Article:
In our last two blogs, we covered Binomial and Poisson as part of our discrete probability distributions. In this blog which happens to be the third and final distribution that every Data Scientist must know, we want to introduce Normal Distributions. This is the most important distribution of all and used too frequently. It is a continuous distribution unlike the previous two which were of discrete category and it is also symmetric in nature. So let’s dig deep and find out what this distribution is all about.

## Normal Distribution

### Context

Normal Distribution is a continuous distribution with symmetric about its mean. It is also referred to as the Gaussian distribution or the normal curve of error. Most of the discrete distributions such as binomial, Poisson, etc. tend to a normal distribution as n increases i.e. *n *→ ∞

### Denotation

The mean μ and standard deviation σ are called the parameters of Normal distribution. The normal distribution is expressed by –**X ~ N( μ, σ^2 )**

### The Normal Curve

- The distribution is continuous in nature.
- The distribution is bell-shaped, symmetric about the mean.
- The distribution is asymptotic to x-axis which means it does not touch the x-axis and it goes forever in either direction.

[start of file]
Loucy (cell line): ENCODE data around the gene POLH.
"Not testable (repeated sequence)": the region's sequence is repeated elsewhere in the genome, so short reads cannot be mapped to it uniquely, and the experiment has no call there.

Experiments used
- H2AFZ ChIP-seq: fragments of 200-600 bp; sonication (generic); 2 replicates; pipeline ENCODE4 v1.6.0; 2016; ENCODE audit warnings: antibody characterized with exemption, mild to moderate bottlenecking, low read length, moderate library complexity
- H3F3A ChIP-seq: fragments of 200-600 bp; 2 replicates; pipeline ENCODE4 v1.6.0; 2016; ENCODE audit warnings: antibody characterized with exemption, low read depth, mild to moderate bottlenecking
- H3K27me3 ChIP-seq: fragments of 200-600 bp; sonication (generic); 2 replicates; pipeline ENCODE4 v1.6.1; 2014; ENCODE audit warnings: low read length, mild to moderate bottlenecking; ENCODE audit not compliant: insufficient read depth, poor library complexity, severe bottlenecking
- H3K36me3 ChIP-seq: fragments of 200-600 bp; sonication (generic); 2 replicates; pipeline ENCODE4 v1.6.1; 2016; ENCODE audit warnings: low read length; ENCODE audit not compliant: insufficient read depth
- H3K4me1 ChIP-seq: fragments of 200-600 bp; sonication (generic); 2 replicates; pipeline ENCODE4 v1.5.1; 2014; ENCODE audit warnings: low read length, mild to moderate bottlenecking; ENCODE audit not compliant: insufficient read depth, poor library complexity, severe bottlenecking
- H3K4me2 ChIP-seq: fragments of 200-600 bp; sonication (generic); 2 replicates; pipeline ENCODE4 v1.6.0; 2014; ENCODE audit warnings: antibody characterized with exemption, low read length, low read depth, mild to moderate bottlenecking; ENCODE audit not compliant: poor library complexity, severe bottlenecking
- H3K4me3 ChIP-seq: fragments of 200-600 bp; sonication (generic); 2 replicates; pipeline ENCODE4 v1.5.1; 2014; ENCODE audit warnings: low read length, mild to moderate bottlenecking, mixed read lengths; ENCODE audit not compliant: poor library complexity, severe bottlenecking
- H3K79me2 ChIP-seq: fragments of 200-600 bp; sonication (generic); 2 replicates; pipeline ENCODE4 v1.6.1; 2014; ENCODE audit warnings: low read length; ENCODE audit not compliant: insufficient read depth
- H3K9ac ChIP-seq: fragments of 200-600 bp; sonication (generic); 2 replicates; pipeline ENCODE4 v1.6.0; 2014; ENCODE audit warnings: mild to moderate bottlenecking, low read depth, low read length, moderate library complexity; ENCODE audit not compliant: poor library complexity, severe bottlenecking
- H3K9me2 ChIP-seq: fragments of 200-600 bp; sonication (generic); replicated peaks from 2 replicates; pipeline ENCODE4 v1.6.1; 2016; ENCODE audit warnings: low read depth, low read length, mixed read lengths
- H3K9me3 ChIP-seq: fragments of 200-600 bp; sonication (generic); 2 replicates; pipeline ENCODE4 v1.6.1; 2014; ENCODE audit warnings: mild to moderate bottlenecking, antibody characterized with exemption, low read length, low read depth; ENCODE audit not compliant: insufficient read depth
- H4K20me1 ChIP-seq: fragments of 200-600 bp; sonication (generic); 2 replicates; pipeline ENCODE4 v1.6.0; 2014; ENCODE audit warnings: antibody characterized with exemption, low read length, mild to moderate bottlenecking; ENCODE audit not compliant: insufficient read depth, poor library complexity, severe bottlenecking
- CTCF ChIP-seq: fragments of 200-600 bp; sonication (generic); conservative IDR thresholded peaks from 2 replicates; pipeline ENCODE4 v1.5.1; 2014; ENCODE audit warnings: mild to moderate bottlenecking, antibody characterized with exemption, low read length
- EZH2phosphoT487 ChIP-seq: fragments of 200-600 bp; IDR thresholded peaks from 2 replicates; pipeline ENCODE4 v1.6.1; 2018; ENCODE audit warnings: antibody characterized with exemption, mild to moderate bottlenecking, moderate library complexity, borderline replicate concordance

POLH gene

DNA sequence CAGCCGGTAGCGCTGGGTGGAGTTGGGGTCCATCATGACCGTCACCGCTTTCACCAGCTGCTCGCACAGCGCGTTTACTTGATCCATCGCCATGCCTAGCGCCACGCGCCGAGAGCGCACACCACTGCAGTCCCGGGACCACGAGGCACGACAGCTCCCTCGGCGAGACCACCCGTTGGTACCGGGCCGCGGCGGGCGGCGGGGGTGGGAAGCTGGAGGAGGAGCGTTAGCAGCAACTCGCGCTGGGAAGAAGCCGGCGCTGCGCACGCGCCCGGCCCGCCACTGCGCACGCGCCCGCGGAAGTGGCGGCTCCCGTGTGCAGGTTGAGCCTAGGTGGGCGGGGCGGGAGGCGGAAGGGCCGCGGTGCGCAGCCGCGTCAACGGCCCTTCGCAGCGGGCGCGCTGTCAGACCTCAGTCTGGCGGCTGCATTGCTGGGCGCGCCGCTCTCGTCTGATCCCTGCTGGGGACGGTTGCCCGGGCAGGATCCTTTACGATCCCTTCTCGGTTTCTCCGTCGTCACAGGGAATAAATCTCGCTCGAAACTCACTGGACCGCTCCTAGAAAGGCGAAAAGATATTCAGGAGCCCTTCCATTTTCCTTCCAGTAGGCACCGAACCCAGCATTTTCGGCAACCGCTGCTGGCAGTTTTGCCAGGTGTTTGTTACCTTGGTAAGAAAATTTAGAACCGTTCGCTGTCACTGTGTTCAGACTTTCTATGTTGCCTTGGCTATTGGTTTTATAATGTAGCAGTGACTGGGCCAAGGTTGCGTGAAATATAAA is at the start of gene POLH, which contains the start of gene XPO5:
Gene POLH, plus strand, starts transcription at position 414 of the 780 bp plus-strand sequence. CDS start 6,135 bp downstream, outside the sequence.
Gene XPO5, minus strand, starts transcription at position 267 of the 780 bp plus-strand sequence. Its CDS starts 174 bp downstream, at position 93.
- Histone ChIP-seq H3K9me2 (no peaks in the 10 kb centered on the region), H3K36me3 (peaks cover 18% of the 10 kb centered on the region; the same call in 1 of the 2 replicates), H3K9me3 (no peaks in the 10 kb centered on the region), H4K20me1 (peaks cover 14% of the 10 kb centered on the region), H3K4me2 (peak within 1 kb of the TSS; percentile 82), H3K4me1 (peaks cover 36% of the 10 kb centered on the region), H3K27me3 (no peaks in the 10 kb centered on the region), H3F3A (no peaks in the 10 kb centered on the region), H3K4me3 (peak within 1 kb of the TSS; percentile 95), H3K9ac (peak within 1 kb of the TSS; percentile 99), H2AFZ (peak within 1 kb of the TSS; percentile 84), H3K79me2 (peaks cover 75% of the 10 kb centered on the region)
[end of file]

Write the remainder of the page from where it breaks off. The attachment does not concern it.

- The distribution is unimodal in nature that it has a single peak value (maximum) representing the mean.
- Total area under the distribution curve is 1.
- The first and the third quartile are equidistant from the mean.

### Conditions

- For a Binomial distribution, if the number of trials,
**n → ∞**, and neither p nor q is very small then the distribution tends to normal distribution. - For a Poisson distribution, if the parameter
**λ → ∞**then the distribution tends to normal distribution.

### Probability Mass Function

A continuous random variable X is said to follow a normal distribution with mean **μ** and standard deviation **σ** if its probability density function is –

### Statistical Characteristics

The maximum probability of the normal curve is equal to –

As standard deviation σ increases, the curve becomes more and more flat and vice-versa.

### Examples

- Human characteristics such as height, weight, etc. follow a normal distribution.
- House prices in a particular area.
- Test marks of students in a classroom.

Note: **Standard Normal Distribution** is a normal distribution with a mean value equal to 0 and a standard deviation equal to one. We would like to cover it in detail in another post.

We have completed all the three major distributions which can help you get started in your journey. However, there are several other distributions that one should try to explore which can help you understand if your data do follow any of the distributions, it will help you build a better model.